August 7, 2012
SEATTLE (rushPRnews) 08/07/12 — On Nov. 26, 2011, the Mars rover Curiosity was launched from Cape Canaveral, a trip that will have taken more than eight months before Curiosity lands on the surface of the Red Planet.
With excitement peaking in the days before the landing, Microsoft and NASA are using the event as an opportunity to enable youngsters to learn computational skills and explore the Martian terrain by using Kodu: Mars Edition.
Developed in cooperation with NASA’s Mars Public Engagement Program, led by the Jet Propulsion Laboratory (JPL), and Microsoft Research’s FUSE Labs, Kodu: Mars Edition lets children create games for the PC or Xbox using a simple, visual programming language. The aim of the collaboration is to create compelling learning experiences that develop students’ competency in science, technology, engineering, and mathematics (STEM), along with 21st-century skills.
“With the landing of Curiosity in August,” says Scott Fintel, a technical producer for Microsoft, “along with Kodu being worked on by the Games Division within Microsoft, we found a way to make compelling educational experiences for kids line up perfectly for the landing.”
That landing, by the way, scheduled for 10:31 p.m. PDT on Aug. 5, can be viewed live on Xbox LIVE.
Kodu: Mars Edition, available for free download, is being unveiled during a Curiosity Landing educator conference in Pasadena, Calif., on Aug. 3 at JPL. The release enables school kids in the fifth through eighth grades to program a Mars rover, explore the planet, or play one of three professionally developed game levels.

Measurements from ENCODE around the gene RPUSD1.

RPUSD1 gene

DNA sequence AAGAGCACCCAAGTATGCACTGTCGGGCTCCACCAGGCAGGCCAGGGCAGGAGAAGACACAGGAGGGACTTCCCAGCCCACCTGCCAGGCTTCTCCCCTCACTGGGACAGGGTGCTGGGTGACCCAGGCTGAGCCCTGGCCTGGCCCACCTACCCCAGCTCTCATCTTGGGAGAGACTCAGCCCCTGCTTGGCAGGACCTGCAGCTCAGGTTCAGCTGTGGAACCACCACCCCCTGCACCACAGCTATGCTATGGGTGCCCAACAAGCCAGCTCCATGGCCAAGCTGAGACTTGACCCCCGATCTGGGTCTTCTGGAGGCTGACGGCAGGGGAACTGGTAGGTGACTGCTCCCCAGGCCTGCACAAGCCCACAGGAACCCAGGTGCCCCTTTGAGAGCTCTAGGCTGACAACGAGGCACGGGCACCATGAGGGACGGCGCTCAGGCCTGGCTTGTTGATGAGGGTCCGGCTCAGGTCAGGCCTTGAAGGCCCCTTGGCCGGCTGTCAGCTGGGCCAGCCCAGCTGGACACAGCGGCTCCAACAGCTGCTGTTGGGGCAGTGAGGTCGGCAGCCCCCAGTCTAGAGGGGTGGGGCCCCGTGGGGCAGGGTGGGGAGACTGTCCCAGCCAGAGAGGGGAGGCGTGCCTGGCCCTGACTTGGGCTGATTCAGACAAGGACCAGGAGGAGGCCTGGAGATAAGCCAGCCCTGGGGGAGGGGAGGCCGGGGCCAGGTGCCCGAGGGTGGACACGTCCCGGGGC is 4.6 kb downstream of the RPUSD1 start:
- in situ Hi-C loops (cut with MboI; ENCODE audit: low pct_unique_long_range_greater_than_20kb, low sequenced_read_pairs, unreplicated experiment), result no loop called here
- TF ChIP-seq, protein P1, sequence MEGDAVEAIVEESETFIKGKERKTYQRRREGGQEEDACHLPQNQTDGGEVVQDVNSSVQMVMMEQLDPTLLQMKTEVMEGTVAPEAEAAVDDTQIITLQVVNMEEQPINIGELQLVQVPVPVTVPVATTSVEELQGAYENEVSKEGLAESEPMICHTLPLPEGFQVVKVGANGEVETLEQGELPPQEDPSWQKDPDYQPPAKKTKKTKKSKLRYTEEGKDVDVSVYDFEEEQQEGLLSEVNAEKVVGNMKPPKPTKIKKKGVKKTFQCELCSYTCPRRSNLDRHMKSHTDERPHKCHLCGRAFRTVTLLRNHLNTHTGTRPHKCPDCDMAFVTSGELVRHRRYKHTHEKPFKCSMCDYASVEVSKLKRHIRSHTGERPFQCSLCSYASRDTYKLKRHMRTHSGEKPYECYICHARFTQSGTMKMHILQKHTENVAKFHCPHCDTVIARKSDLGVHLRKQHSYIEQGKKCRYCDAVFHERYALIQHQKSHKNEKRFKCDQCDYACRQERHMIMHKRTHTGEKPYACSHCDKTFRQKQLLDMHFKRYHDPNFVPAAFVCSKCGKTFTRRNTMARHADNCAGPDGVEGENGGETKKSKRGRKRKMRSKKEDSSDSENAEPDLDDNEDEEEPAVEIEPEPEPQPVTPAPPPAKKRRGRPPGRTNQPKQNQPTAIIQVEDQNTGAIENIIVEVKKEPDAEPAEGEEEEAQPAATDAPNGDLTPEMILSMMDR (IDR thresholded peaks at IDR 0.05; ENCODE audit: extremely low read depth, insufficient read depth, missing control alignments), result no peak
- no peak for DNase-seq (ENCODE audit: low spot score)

The Martian adventure introduces new objects and new programming elements into the Kodu environment via the game levels and enables students to develop skills similar to those of real NASA rover drivers:
These were precisely the sort of playful learning exercises envisioned when Kodu was being researched and developed by FUSE Labs.
As you might expect, it took teamwork by many people to align this Kodu update with the Curiosity landing. Of particular note are Pat Yongpradit, a computer-science teacher from Silver Spring, Md., who wrote the curriculum and worked with the JPL’s curriculum advisers, and Stephen Coy of FUSE Labs, who was instrumental in getting the code up and running.
All that effort will be well worth it if students are encouraged to take greater interest in science, technology, engineering and math.
“We were able to combine everything that makes Kodu great—implement new characters and objects, create new actions for the rover, and build three fantastic, fun levels,” Fintel says. “With the cooperation of educational experts both actively teaching and working with NASA, we created something that teachers can use in the classroom and effectively help kids learn about Mars, rovers, geology, and computer programming—critical skills necessary for continued exploration of our solar system and other important STEM careers.”
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